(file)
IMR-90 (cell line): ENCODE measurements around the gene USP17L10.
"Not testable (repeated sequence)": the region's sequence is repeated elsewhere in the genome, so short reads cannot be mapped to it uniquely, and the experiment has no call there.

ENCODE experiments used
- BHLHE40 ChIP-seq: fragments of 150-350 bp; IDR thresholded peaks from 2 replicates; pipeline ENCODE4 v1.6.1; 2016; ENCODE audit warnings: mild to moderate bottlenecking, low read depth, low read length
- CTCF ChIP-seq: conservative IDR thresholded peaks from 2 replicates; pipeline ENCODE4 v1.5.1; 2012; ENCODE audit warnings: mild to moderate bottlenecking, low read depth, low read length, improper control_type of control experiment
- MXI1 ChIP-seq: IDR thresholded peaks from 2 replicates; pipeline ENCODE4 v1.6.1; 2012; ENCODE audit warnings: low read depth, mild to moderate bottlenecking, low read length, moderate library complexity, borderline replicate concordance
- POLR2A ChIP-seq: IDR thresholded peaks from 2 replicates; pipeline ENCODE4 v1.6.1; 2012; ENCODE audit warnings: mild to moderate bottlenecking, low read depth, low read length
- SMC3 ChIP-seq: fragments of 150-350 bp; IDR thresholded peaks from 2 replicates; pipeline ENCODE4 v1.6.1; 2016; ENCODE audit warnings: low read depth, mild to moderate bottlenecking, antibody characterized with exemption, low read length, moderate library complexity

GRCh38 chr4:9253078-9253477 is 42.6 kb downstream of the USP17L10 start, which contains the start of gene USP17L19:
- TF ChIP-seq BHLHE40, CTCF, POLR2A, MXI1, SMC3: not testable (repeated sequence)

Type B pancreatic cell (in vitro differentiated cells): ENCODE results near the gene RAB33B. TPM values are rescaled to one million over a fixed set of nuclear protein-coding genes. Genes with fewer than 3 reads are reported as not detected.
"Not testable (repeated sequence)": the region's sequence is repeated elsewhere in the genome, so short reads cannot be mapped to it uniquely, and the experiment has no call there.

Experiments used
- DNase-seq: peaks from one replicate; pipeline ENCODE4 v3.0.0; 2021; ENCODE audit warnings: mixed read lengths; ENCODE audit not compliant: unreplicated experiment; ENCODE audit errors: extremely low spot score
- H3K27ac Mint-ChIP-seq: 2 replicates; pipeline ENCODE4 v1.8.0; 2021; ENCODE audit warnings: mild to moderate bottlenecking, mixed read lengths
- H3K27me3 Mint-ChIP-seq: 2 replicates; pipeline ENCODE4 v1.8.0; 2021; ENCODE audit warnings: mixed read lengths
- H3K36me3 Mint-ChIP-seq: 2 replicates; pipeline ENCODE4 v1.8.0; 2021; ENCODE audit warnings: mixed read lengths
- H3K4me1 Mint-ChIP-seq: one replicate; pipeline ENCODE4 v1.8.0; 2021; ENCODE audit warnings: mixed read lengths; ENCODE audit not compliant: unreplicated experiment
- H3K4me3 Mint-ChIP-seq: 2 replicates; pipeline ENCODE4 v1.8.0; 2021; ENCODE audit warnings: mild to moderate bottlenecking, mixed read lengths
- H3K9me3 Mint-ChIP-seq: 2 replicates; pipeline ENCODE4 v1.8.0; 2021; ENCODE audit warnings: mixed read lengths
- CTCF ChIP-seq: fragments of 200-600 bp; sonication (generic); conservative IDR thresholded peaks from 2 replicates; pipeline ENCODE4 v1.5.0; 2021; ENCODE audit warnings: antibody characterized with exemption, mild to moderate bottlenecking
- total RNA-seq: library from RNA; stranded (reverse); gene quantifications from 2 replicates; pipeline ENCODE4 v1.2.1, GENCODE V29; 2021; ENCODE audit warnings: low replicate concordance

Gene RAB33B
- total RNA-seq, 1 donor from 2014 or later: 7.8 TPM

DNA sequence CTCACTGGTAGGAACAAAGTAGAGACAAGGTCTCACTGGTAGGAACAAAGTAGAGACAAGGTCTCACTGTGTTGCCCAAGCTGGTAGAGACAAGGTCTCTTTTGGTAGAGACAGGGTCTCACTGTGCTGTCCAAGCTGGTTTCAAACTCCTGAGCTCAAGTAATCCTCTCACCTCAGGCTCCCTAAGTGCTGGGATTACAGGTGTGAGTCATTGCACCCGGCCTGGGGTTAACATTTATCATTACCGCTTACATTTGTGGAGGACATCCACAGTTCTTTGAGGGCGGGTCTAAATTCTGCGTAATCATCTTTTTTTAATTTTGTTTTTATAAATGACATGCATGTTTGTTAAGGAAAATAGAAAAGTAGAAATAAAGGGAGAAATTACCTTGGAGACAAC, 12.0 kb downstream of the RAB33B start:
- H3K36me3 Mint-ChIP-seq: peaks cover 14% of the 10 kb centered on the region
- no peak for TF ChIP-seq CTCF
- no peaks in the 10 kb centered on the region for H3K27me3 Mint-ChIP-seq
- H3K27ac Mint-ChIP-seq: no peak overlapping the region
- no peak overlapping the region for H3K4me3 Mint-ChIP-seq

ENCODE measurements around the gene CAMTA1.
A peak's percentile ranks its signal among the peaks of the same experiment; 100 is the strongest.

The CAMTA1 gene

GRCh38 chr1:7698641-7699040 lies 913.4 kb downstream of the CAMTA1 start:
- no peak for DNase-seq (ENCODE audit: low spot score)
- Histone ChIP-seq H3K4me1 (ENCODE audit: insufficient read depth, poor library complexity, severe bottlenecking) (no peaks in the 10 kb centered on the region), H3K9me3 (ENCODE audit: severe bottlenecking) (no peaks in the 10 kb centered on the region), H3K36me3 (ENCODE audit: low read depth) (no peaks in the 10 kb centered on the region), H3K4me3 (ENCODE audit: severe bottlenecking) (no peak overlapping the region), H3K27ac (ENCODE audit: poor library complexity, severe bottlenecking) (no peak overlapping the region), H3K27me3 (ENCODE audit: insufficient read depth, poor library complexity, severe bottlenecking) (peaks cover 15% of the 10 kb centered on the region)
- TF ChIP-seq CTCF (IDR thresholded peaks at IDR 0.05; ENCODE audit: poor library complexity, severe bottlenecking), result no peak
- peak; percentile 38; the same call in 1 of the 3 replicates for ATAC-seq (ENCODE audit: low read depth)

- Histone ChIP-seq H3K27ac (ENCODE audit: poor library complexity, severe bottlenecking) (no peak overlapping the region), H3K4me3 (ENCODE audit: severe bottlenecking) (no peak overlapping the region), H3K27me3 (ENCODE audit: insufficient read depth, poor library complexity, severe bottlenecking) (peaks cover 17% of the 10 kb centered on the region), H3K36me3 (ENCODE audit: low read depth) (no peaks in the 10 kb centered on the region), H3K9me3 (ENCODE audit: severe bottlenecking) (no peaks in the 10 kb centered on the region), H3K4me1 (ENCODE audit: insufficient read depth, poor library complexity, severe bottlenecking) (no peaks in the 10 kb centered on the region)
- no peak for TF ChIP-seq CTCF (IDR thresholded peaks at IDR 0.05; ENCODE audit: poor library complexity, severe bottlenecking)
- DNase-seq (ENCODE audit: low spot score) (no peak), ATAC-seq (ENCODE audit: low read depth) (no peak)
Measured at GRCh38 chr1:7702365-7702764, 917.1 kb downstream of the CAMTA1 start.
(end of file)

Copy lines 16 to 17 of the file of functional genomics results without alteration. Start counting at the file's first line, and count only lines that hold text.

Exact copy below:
- H3K27me3 Mint-ChIP-seq: 2 replicates; pipeline ENCODE4 v1.8.0; 2021; ENCODE audit warnings: mixed read lengths
- H3K36me3 Mint-ChIP-seq: 2 replicates; pipeline ENCODE4 v1.8.0; 2021; ENCODE audit warnings: mixed read lengths